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The Rushden Echo & Argus, 27th March, 1936, transcribed by Gill Hollis
Rushden Urban District Council

Sixpence Added To Rushden’s Rate
County Precept Held to Blame
“Economic” Call
Councillor On Committees Who Overspend

  The heaviest levy ever made on the ratepayers of Rushden was agreed to by the Urban District Council on Wednesday, when the rate was advanced from 12s. to 12s. 6d. in the £, which while nominally lower than the 13s. of 1930, will bring in the highest amount ever collected in the town.

  In an able survey of the position at the Council’s special “Budget” meeting Mr. Arthur Allebone, J.P., C.C., who presided, described the new rate as the first “economic” one that had been imposed for several years, but also emphasized that the advance of 6d. in the £ was equivalent to the extra precept of the County Council.

  There was little criticism of the financial arrangements, Mr. Roe alone protesting against the rate of expenditure.

Late Mr. G. W. Coles

  The meeting opened with a tribute to the late Mr. G. W. Coles.  “Before we commence the usual business,” said the Chairman, “it is my sad duty to refer to the loss this Council has sustained in the passing of Mr. Coles, who was the Chairman of the Finance Committee, and who under different circumstances would have presented the Budget report to-night.

  “The last thought of any of us when Mr. Coles was made Chairman of the Finance Committee only last April was that when the estimates were produced we should have his chair vacant.

  “We as a Council will very much miss him.  Having been a member of this Council for 14 years, his experience and sound judgment were of a real value.  I do not think anyone who has been connected with this Council has enjoyed more and taken a greater interest in public and Council work than did Mr. Coles.  His thoroughness was characteristic.  He was always sympathetic to other people’s views, and I feel sure we have lost a good Councillor and a good colleague.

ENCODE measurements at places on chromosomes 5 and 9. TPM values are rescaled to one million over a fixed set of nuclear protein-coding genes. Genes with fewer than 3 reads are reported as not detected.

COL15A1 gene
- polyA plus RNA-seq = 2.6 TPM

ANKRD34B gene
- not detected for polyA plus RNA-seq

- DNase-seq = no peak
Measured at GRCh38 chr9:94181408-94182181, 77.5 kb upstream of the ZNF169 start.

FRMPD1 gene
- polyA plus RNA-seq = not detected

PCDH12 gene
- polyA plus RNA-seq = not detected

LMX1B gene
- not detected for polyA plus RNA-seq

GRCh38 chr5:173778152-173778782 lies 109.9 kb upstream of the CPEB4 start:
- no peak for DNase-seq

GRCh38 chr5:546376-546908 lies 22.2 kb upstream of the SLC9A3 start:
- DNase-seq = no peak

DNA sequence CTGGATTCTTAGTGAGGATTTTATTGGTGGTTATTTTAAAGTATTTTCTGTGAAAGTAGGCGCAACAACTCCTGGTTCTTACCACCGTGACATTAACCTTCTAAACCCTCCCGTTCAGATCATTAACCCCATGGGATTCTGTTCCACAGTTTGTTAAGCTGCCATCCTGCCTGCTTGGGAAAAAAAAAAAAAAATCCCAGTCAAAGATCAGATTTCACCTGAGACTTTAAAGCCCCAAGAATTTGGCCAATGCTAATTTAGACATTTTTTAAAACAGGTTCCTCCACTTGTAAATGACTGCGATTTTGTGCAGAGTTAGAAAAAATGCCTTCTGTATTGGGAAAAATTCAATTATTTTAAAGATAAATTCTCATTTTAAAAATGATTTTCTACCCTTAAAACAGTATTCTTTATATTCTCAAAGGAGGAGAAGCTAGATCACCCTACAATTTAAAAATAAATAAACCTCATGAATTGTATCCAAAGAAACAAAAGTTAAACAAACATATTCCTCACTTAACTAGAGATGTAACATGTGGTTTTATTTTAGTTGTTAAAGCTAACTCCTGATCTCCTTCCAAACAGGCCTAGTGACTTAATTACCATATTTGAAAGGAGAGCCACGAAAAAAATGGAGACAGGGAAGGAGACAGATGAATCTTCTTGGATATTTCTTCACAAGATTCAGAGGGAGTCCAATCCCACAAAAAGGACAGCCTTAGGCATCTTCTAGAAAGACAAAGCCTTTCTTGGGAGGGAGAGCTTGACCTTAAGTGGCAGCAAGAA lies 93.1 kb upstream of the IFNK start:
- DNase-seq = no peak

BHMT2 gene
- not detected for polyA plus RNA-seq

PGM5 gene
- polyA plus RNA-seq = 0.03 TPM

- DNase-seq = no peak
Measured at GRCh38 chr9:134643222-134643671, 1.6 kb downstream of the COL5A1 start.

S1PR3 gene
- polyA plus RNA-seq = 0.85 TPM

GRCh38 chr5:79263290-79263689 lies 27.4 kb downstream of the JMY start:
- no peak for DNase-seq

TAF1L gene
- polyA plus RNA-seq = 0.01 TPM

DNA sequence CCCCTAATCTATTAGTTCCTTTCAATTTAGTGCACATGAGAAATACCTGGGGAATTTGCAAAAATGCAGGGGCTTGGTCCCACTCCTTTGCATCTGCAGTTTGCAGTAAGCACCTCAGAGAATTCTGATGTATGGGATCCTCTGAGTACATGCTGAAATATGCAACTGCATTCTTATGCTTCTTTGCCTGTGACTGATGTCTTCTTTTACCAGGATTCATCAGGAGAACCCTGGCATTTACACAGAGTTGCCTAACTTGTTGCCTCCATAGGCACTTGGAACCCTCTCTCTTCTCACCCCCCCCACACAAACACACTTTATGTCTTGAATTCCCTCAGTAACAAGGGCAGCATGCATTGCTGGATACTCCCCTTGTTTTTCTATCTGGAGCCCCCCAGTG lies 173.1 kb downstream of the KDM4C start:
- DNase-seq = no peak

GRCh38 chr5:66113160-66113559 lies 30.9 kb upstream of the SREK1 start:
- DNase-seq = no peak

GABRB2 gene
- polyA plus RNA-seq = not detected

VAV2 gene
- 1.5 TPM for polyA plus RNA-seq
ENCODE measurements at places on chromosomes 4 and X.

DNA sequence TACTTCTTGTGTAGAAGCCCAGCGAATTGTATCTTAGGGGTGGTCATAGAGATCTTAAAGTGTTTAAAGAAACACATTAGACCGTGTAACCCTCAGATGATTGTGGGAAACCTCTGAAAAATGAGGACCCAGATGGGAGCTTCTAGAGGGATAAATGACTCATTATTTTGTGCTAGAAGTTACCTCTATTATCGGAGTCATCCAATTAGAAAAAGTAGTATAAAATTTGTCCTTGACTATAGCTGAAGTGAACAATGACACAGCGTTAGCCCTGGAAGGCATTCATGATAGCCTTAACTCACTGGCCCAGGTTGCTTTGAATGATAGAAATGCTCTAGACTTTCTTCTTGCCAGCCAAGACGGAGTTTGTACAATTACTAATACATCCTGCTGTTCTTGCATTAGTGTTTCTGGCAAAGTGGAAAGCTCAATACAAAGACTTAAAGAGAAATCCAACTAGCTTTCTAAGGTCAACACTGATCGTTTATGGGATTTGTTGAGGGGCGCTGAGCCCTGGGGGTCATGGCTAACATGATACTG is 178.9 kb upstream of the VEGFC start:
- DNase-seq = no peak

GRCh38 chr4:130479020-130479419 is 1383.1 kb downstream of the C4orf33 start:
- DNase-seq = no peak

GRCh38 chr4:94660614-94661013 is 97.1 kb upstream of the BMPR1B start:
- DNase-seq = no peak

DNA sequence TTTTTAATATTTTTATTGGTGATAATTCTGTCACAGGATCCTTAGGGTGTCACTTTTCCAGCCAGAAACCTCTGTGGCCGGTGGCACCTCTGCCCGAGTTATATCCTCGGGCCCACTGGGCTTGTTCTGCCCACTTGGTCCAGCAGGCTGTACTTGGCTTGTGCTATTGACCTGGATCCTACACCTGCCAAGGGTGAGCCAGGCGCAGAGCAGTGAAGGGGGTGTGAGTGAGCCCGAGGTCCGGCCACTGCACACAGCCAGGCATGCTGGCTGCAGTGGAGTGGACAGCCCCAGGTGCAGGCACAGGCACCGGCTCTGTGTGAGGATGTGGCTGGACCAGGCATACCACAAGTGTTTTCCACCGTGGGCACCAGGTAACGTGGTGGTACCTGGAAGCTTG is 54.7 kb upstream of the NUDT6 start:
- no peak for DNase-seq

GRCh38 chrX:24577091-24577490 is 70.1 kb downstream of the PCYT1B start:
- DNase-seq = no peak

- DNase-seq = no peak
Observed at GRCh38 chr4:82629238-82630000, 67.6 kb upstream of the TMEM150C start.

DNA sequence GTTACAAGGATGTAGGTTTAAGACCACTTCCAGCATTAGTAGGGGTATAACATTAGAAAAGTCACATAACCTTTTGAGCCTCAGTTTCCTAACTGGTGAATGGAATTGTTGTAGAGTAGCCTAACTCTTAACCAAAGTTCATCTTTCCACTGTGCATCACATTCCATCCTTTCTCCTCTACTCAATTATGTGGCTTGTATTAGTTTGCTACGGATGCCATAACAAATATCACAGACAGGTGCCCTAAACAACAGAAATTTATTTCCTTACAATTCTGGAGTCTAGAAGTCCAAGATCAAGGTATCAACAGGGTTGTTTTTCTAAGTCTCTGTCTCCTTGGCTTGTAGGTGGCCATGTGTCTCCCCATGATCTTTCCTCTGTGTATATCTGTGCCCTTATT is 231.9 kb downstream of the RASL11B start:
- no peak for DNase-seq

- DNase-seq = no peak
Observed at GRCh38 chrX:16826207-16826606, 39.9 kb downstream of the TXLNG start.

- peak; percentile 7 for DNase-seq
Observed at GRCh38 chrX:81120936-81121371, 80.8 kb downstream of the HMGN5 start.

“We also have known him as a very happy family man, a good father and a kind husband, and to those of his family who are left to mourn him we offer our sincere sympathy.”

  At the Chairman’s request the members and officers paid their tribute by standing silently for a minute.

Hope Not Realised

  Proceeding to his financial report, the Chairman said: “When the estimates were submitted last year, and a rate was passed at 12/- in the £, I am sure that we all hoped that figure would not have to be exceeded, but on account of the County Council precept being 6d. more for 1936-7 than it was last year I have to ask you to confirm a rate of 12s. 6d. in the £ instead of 12/.

  “The expenditure of this Council for the year 1936-7 has been estimated within those limits that would only maintain the services of the town in what each committee agrees are sound and necessary.  The only items of increased expenditure allowed for were such which the committees considered were essential for reasonable progress, and those items I shall deal with as I submit each committee’s estimates.

  “Two years ago when I presented the financial report I made a strong point of the smallness of our carry-over balance, and I want to say that the amount which is proposed to carry forward from this year, that is £1,250, in the opinion of the committee is not enough for a town of this size, and I put this forward as a suggestion for the future that £2,000 should be aimed at, as a balance to tide over that period before we receive any income, and to meet any extraordinary expenditure which might arise, and which it is impossible to foresee, and therefore to budget for.

Care Still Needed

  “One point of importance to my mind is this, that two years ago the amount that this Council had out of the rate which was levied was 2s.  That is, out of the rate which was then 10s. 6d., 8s. 6d. went to the County Council.  Last year after meeting the County Council precept the amount in the £ left to this Council was 3s. 6d., 75 per cent. more than the previous year, and that same amount is necessary this year.  Not having any balances to draw from now, such as we had when only 2s. in the £ was levied for local expenditure, it means that with the balance of £1,250 allowed for, this 3s. 6d. in the £ is the economic rate to meet our local needs.  It is the first time an economic rate has been asked for since 1931/32, and if it is the opinion of this Council that the amount asked for this year is high enough, it is necessary for me to point out that any items of large expenditure will mean a further increase in our rates.